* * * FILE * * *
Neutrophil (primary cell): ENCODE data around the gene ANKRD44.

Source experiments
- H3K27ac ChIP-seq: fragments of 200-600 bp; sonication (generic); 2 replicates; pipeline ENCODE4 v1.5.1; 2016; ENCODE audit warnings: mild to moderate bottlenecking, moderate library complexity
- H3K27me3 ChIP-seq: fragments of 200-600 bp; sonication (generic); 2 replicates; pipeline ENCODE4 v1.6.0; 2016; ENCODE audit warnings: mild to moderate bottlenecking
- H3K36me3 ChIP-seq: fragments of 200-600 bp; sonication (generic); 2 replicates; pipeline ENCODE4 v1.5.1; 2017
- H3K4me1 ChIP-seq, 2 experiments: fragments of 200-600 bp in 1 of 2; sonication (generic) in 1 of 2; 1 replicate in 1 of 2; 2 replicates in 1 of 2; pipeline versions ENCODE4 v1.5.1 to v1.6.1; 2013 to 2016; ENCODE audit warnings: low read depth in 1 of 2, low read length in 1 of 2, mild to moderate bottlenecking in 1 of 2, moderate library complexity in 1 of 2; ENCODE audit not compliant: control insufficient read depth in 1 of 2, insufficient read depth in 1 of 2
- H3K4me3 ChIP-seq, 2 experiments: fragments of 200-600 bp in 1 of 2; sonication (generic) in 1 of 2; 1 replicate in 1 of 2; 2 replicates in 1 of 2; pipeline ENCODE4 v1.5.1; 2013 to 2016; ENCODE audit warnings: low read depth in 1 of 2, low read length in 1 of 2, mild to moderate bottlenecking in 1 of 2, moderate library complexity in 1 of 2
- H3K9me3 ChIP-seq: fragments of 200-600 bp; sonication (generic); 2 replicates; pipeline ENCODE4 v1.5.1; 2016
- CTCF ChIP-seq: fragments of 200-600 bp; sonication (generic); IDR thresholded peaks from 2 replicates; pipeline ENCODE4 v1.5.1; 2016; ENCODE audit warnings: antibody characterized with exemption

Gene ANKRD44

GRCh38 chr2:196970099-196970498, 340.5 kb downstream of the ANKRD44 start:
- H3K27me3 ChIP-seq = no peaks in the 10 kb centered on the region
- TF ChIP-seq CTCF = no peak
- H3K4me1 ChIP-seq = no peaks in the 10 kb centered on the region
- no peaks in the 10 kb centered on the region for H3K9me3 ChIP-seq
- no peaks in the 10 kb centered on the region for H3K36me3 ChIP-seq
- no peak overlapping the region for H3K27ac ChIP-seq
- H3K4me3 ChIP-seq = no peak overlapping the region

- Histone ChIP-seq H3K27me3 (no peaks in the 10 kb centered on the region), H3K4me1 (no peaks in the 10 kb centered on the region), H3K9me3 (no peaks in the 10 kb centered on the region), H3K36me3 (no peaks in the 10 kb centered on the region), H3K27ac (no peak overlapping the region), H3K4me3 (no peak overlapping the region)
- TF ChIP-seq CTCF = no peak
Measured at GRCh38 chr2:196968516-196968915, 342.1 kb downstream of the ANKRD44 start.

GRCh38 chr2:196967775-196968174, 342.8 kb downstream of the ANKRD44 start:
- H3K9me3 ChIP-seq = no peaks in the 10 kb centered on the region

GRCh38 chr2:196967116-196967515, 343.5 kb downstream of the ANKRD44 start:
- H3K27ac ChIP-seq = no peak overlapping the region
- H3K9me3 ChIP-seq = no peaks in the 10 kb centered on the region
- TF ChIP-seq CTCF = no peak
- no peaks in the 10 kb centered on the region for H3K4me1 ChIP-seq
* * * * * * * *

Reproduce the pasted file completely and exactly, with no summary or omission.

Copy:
Neutrophil (primary cell): ENCODE data around the gene ANKRD44.

Source experiments
- H3K27ac ChIP-seq: fragments of 200-600 bp; sonication (generic); 2 replicates; pipeline ENCODE4 v1.5.1; 2016; ENCODE audit warnings: mild to moderate bottlenecking, moderate library complexity
- H3K27me3 ChIP-seq: fragments of 200-600 bp; sonication (generic); 2 replicates; pipeline ENCODE4 v1.6.0; 2016; ENCODE audit warnings: mild to moderate bottlenecking
- H3K36me3 ChIP-seq: fragments of 200-600 bp; sonication (generic); 2 replicates; pipeline ENCODE4 v1.5.1; 2017
- H3K4me1 ChIP-seq, 2 experiments: fragments of 200-600 bp in 1 of 2; sonication (generic) in 1 of 2; 1 replicate in 1 of 2; 2 replicates in 1 of 2; pipeline versions ENCODE4 v1.5.1 to v1.6.1; 2013 to 2016; ENCODE audit warnings: low read depth in 1 of 2, low read length in 1 of 2, mild to moderate bottlenecking in 1 of 2, moderate library complexity in 1 of 2; ENCODE audit not compliant: control insufficient read depth in 1 of 2, insufficient read depth in 1 of 2
- H3K4me3 ChIP-seq, 2 experiments: fragments of 200-600 bp in 1 of 2; sonication (generic) in 1 of 2; 1 replicate in 1 of 2; 2 replicates in 1 of 2; pipeline ENCODE4 v1.5.1; 2013 to 2016; ENCODE audit warnings: low read depth in 1 of 2, low read length in 1 of 2, mild to moderate bottlenecking in 1 of 2, moderate library complexity in 1 of 2
- H3K9me3 ChIP-seq: fragments of 200-600 bp; sonication (generic); 2 replicates; pipeline ENCODE4 v1.5.1; 2016
- CTCF ChIP-seq: fragments of 200-600 bp; sonication (generic); IDR thresholded peaks from 2 replicates; pipeline ENCODE4 v1.5.1; 2016; ENCODE audit warnings: antibody characterized with exemption

Gene ANKRD44

GRCh38 chr2:196970099-196970498, 340.5 kb downstream of the ANKRD44 start:
- H3K27me3 ChIP-seq = no peaks in the 10 kb centered on the region
- TF ChIP-seq CTCF = no peak
- H3K4me1 ChIP-seq = no peaks in the 10 kb centered on the region
- no peaks in the 10 kb centered on the region for H3K9me3 ChIP-seq
- no peaks in the 10 kb centered on the region for H3K36me3 ChIP-seq
- no peak overlapping the region for H3K27ac ChIP-seq
- H3K4me3 ChIP-seq = no peak overlapping the region

- Histone ChIP-seq H3K27me3 (no peaks in the 10 kb centered on the region), H3K4me1 (no peaks in the 10 kb centered on the region), H3K9me3 (no peaks in the 10 kb centered on the region), H3K36me3 (no peaks in the 10 kb centered on the region), H3K27ac (no peak overlapping the region), H3K4me3 (no peak overlapping the region)
- TF ChIP-seq CTCF = no peak
Measured at GRCh38 chr2:196968516-196968915, 342.1 kb downstream of the ANKRD44 start.

GRCh38 chr2:196967775-196968174, 342.8 kb downstream of the ANKRD44 start:
- H3K9me3 ChIP-seq = no peaks in the 10 kb centered on the region

GRCh38 chr2:196967116-196967515, 343.5 kb downstream of the ANKRD44 start:
- H3K27ac ChIP-seq = no peak overlapping the region
- H3K9me3 ChIP-seq = no peaks in the 10 kb centered on the region
- TF ChIP-seq CTCF = no peak
- no peaks in the 10 kb centered on the region for H3K4me1 ChIP-seq